Curious about politics in Spain? This page may shed some light.
The politics of Spain takes place under the framework established by the Constitution of 1978. Spain is established as a social and democratic sovereign country wherein the national sovereignty is vested in the people, from which the powers of the state emanate. The form of government in Spain is a parliamentary monarchy, that is, a social representative democratic constitutional monarchy in which the monarch is the head of state, while the prime minister—whose official title is “President of the Government”—is the head of government. Executive power is exercised by the Government, which is integrated by the prime minister, the deputy prime ministers and other ministers, which collectively form the Cabinet, or Council of Ministers. Legislative power is vested in the Cortes Generales (General Courts), a bicameral parliament constituted by the Congress of Deputies and the Senate. The judiciary is independent of the executive and the legislature, administering justice on behalf of the King by judges and magistrates. The Supreme Court of Spain is the highest court in the nation, with jurisdiction in all Spanish territories, superior to all in all affairs except constitutional matters, which are the jurisdiction of a separate court, the Constitutional Court.
Spain’s political system is a multi-party system, but since the 1990s two parties have been predominant in politics, the Spanish Socialist Workers’ Party (PSOE) and the People’s Party (PP). Regional parties, mainly the Basque Nationalist Party (EAJ-PNV), from the Basque Country, and Convergence and Union (CiU) and the Republican Left of Catalonia (ERC), from Catalonia, have also played key roles in Spanish politics. Members of the Congress of Deputies are selected through proportional representation, and the government is formed by the party or coalition that has the confidence of the Congress, usually the party with the largest number of seats. Since the Spanish transition to democracy, there have not been coalition governments; when a party has failed to obtain absolute majority, minority governments have been formed.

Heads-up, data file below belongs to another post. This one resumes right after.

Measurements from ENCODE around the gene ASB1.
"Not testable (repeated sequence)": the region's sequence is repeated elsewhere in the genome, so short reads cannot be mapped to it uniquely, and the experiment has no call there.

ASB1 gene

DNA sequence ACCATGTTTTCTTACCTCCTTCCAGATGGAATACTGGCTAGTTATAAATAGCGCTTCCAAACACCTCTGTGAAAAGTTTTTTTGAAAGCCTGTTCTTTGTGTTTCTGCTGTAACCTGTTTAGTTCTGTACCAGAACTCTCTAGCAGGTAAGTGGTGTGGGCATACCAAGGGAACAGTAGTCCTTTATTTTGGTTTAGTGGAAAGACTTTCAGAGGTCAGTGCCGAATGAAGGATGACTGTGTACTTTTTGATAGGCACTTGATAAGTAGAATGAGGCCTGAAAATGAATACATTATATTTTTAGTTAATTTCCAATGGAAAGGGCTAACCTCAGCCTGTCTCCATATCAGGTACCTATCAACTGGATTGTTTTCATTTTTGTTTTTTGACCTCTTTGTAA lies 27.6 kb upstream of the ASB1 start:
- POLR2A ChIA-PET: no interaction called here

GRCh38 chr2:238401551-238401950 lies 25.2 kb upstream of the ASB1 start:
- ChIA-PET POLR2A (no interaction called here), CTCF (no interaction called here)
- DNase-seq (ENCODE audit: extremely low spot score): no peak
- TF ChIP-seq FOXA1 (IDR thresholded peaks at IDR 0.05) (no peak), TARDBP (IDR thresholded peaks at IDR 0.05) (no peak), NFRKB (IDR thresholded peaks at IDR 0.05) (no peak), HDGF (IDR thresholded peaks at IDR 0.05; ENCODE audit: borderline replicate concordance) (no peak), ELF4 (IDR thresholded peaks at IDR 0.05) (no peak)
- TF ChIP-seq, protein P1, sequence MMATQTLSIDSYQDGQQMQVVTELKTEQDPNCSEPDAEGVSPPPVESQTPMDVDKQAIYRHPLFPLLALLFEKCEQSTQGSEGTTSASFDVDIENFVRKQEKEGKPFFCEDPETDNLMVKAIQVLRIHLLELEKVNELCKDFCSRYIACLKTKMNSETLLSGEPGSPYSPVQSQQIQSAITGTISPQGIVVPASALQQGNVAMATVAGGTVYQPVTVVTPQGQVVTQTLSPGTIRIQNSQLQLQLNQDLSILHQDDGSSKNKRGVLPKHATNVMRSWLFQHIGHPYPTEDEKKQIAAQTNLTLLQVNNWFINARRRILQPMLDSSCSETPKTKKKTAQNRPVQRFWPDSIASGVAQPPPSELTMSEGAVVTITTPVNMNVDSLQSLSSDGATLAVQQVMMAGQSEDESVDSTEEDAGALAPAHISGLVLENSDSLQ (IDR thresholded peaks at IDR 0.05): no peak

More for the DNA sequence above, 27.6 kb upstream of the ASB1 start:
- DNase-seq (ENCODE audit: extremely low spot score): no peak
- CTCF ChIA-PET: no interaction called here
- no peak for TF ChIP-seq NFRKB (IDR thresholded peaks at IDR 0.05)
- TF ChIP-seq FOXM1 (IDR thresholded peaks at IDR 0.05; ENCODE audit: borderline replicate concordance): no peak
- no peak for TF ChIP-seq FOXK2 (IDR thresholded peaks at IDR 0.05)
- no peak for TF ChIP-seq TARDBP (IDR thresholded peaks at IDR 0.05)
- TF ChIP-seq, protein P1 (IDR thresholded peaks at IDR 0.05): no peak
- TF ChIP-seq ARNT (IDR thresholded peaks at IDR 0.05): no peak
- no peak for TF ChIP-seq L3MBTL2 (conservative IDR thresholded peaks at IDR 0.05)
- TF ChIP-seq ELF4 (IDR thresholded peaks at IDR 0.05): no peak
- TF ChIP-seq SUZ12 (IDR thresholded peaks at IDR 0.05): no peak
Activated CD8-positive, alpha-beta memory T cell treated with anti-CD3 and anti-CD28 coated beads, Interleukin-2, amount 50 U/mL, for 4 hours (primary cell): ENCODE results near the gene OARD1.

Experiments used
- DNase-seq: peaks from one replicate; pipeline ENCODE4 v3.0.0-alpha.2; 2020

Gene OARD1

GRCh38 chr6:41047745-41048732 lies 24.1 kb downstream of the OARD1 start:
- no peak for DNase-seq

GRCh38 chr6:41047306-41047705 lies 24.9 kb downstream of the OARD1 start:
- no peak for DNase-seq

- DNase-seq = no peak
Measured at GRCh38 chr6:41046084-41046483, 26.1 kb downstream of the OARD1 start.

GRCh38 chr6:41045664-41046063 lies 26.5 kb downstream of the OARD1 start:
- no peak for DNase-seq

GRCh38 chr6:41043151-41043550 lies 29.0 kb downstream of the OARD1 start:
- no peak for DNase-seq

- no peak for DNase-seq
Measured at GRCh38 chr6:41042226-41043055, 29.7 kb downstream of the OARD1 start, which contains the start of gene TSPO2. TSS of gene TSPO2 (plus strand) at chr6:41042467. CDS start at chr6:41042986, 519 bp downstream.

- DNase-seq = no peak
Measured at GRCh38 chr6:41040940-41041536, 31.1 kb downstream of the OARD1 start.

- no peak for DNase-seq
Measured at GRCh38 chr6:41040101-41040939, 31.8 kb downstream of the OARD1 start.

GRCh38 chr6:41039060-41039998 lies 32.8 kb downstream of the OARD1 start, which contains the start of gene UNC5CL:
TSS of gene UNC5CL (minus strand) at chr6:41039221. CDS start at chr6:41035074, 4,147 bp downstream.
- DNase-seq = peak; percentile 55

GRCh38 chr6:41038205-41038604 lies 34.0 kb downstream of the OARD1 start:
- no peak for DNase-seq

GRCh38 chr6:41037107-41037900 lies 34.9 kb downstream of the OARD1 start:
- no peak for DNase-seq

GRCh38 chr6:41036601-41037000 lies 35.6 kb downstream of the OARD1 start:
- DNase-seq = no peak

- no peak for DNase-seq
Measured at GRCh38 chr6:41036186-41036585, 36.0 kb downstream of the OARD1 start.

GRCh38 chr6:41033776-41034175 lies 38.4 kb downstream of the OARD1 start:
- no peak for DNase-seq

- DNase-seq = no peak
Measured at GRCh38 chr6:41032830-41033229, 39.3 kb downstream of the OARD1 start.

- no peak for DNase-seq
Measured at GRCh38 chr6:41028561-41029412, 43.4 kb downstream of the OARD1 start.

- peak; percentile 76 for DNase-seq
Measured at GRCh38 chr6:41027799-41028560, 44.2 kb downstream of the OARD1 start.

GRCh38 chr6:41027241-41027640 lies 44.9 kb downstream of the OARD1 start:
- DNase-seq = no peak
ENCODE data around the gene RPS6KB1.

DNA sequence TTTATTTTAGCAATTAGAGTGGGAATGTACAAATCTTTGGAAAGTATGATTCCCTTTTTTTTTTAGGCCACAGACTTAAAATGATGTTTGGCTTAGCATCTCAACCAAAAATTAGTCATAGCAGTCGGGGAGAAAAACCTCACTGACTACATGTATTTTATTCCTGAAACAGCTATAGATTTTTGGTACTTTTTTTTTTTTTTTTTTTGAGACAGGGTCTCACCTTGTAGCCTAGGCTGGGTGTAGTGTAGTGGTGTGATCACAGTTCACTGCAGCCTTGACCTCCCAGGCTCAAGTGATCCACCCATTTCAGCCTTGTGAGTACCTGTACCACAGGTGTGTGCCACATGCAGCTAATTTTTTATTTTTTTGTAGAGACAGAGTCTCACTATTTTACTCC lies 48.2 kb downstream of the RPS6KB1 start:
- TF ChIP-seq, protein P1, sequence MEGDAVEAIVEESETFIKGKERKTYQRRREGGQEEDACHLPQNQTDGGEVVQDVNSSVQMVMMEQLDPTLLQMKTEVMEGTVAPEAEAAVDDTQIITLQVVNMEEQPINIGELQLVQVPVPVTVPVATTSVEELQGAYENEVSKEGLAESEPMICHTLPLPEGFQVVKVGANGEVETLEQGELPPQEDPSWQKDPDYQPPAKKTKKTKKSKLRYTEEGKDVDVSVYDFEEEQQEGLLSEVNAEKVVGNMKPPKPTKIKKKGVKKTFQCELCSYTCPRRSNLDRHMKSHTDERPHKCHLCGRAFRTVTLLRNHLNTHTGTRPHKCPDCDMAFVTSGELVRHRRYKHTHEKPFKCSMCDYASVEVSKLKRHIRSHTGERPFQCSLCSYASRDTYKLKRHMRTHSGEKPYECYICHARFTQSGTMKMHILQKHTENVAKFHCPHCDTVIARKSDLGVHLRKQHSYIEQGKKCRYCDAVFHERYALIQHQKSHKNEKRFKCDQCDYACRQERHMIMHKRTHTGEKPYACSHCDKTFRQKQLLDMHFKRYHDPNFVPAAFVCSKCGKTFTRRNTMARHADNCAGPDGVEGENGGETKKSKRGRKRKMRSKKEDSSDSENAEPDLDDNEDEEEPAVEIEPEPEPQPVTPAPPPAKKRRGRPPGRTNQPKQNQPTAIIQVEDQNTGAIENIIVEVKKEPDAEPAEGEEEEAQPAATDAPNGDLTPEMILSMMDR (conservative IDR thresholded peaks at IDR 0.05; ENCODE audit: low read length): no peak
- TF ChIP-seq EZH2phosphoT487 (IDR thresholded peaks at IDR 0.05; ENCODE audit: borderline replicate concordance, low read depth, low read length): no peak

Regional government functions under a system known as the state of autonomies, a highly decentralized system of administration (systematically ranked 2nd in the world after Germany at the Regional Authority Index, since 1998). Initially framed as a kind of “assymmetrical federalism” for the regions styled as “historic nationalities”, it has evolved in practice into an approach that gives way to a devolution of powers for all regions, widely known as “coffee for everyone”. Exercising the right to self-government granted by the constitution, the “nationalities and regions” have been constituted as 17 autonomous communities and two autonomous cities. The form of government of each autonomous community and autonomous city is also based on a parliamentary system, in which executive power is vested in a “president” and a Council of Ministers, elected by and responsible to a unicameral legislative assembly.